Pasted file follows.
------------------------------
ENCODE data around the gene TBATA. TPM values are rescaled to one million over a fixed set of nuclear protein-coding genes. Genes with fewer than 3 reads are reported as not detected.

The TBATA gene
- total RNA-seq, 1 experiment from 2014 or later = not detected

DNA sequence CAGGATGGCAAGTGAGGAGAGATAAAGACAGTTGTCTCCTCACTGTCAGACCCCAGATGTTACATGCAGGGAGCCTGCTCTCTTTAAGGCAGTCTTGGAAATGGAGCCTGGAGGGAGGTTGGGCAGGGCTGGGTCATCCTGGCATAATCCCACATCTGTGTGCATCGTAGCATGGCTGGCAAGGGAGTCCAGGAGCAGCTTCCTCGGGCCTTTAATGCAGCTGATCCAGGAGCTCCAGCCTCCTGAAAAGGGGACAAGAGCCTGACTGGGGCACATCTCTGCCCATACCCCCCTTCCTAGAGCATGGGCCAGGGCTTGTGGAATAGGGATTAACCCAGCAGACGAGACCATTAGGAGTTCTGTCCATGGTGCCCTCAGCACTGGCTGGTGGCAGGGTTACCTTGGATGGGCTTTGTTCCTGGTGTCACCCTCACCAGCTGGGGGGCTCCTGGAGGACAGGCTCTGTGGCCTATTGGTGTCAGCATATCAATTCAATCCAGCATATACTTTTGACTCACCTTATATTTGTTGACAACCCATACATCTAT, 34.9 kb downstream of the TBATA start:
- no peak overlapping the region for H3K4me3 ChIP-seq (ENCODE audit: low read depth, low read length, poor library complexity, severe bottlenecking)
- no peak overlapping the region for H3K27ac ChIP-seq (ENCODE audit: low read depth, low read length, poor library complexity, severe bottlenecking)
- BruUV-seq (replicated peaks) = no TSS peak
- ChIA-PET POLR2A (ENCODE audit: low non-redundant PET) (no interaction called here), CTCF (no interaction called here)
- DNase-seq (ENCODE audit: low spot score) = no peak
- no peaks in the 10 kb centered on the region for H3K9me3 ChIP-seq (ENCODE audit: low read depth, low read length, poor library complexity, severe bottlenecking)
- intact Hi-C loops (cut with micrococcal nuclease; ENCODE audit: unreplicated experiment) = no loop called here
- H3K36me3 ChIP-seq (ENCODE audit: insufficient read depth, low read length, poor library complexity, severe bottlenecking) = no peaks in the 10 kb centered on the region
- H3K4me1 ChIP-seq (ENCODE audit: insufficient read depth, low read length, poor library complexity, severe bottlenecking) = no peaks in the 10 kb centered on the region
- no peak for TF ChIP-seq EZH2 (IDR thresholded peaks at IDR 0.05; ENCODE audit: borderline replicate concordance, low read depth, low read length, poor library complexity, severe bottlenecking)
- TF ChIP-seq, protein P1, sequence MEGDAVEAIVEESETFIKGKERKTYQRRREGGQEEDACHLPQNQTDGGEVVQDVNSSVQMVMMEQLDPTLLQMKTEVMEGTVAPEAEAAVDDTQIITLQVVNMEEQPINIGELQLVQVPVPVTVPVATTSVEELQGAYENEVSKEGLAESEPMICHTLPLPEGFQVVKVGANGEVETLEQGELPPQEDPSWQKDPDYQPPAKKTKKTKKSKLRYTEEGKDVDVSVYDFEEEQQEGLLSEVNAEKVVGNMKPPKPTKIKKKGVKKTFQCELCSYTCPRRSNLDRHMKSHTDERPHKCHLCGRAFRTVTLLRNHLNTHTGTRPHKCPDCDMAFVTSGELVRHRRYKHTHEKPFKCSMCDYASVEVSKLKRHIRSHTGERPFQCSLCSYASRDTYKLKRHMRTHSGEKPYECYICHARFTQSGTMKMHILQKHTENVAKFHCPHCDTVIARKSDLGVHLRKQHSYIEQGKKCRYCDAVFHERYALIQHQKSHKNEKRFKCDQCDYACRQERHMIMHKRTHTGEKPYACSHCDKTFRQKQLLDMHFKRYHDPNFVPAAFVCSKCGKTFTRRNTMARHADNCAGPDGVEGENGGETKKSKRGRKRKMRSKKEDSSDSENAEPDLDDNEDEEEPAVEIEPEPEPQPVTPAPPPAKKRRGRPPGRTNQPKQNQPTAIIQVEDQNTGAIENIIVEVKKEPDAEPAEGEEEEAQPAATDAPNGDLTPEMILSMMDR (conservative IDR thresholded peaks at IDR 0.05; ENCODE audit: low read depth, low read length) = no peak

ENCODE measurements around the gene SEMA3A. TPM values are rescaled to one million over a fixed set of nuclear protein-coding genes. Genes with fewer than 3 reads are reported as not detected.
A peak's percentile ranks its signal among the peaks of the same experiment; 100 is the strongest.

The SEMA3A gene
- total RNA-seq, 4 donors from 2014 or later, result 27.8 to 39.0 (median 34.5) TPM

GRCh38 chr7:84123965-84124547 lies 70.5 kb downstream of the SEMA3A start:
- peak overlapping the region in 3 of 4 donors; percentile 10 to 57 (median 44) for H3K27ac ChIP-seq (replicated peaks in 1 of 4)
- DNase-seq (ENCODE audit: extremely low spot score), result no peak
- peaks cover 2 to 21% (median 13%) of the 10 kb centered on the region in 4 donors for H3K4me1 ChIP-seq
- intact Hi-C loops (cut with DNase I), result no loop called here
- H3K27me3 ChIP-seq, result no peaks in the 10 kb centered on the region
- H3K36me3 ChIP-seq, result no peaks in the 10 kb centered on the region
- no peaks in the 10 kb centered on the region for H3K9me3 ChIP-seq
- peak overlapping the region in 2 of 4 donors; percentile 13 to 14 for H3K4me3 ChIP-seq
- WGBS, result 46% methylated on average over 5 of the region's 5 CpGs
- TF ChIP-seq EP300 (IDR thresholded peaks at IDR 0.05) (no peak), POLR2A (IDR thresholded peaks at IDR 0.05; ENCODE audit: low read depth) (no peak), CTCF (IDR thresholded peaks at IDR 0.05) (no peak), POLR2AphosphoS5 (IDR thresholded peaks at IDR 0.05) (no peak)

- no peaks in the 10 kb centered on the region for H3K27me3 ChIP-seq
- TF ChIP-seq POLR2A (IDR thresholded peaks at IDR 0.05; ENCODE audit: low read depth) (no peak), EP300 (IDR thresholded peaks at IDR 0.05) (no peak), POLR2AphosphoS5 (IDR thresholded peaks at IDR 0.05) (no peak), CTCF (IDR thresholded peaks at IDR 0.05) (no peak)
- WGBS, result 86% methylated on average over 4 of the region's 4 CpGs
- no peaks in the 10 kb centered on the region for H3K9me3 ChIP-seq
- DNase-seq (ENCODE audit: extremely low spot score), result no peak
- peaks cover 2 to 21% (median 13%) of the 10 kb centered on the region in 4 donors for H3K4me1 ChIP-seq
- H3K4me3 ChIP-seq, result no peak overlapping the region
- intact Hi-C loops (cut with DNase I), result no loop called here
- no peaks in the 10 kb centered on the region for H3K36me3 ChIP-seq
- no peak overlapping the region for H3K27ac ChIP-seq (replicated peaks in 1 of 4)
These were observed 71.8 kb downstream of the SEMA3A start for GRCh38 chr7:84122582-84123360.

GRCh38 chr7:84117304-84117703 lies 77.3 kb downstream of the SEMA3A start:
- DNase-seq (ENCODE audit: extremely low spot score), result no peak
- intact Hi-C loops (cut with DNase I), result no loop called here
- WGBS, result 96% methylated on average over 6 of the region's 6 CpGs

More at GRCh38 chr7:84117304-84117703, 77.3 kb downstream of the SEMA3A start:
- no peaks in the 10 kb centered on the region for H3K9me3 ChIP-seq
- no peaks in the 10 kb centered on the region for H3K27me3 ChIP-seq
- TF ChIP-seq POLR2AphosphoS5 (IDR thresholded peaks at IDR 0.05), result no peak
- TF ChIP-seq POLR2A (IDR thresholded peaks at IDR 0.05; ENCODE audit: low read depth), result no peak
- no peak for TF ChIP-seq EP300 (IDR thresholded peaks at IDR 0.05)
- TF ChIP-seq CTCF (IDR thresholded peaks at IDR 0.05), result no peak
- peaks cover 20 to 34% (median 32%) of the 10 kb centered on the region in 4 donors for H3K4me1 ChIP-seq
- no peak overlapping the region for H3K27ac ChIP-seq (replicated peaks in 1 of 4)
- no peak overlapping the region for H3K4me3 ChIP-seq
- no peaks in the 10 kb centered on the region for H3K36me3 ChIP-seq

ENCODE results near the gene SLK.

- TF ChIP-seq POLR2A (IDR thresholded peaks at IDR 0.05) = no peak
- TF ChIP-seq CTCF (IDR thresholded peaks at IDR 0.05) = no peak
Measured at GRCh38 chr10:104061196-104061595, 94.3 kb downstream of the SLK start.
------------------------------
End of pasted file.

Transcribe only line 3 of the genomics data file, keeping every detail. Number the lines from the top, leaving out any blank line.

- total RNA-seq, 1 experiment from 2014 or later = not detected